Kalitta's manager for the project, Steve Greene, said the sight of a forklift unloading a casket proved too much for military families.

"You just don't do that," he said. "And doing that with a family watching it, they don't want to see their son's casket being unloaded with a forklift or a belt loader, and this is what Congress saw."

Kalitta brought home the body of Army Staff Sgt. Terry William Prater, of Speedwell, Tenn., on March 23. Prater, 25, was killed by a roadside bomb in Baghdad.

Michael Patton, a police sergeant from New Tazewell, Tenn., attended the arrival ceremony at the Knoxville airport. He said he was impressed by the military escort and the precision color guard.

The ceremony was held in a shaded, general aviation section of the suburban airport. The jet rolled to within 50 feet of a waiting hearse, offering the privacy the family requested.

"It showed more respect than him being on a plane with the rest of the luggage," Patton said.

Blair! Take note!!

RIP to the fallen.
This was a very sore subject here until the measure passed. My VFW lodge participated in numerous campaigns to draw attention to the treatment of our fallen. I certainly hope your valient countrymen are afforded the same respect and dignity.
wrt to your penultimate comment, repatriation of UK fatalities bear no relation to the previous US experience, one of the - quite a few, actually - areas where we respect our service personnel more highly than the USA. Whilst they may get free entry to Disneyworld or whatever, the life of the GI compared to a British squaddie isn't all Ben & Jerrys (ask anyone on a 15 month tour of Iraq without any R&R). Clearly, this also used to apply in death too.

A welcome change.
I always thought The US was better than that at honoring it's fallen.

Respect to the father who fought for his son.


Book Reviewer
It's much more 'expensive' to bring them home this way - what more expensive than starting a couple wars? $11 million is less than a few tomahawks or one aircraft.

About time.

How expensive would it be for BeLiar to attend one of our home-comings? Or visit Selly Oak and agree that it's not acceptable.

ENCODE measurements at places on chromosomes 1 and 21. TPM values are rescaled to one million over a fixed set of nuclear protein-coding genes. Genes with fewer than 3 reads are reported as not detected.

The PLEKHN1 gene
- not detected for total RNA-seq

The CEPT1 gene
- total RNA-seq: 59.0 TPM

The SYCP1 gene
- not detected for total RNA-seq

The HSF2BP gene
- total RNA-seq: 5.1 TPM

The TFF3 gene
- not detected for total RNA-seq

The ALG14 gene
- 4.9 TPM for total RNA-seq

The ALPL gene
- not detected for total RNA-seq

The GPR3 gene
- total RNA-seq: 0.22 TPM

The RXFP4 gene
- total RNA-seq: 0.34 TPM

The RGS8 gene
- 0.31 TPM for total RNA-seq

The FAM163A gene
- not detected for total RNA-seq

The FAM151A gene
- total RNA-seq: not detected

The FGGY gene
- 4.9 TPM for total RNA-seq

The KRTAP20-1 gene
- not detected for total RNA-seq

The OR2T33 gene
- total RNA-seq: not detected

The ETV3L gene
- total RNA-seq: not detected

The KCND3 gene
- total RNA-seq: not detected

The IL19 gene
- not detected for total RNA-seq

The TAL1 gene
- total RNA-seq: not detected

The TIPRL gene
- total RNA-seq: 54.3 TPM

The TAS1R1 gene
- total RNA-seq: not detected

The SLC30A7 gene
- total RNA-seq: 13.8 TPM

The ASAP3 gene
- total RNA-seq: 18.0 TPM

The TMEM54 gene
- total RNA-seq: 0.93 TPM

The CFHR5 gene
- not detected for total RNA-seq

Didn't the Americans once have a sorry episode where it was more "expeditious" to deliver the telegrams informing the Fraus their husbands were dead by Taxi?

WRT flights home, at least they have sorted it all out now. Shameful it got that way in the first place though.
That unfortunate occurance with the taxis was on Ft. Hood if I recall and was the result of a piss poor officer making an asinine decision. He payed the price for being so stupid and was forced to resign his commission. Media painted the entire Army with the same brush when the story broke of course.

The_Cad, Wish I could say that we were... but the truth is that our leadership views the service through corporate eyes and is always keen to lower their bottom line. :(
chocolate_frog said:
Didn't the Americans once have a sorry episode where it was more "expeditious" to deliver the telegrams informing the Fraus their husbands were dead by Taxi?
IIRC it was one of the first enagements of the Vietnam War where the chaps back home were overwhelmed by the sheer number of casualties. Standing by to be corrected.

WRT repatriations, we only conduct formal ceremonies for high profile conflicts. Were you to die abroad, then you would be flown home cargo I'm afraid.

One of my fiance's friends lived on Ascension Island for a while and remembers making the trip back to blighty on a herc and part of the freight she was sat near was a poorly-disguised coffin. Being in a herc the trip took the best part of three days with two stops en route to BZZ - nice!
Didn't the Russians have form for delivering conscripts killed in Chechnya straight back to mum's flat in a cardboard coffin? I believe for some this was also notification of the death.

Do not forget being brought home in the British forces only started as a result of a campaign by the papers during the Falklands campaign. Before that it was in whatever corner of a foreign field.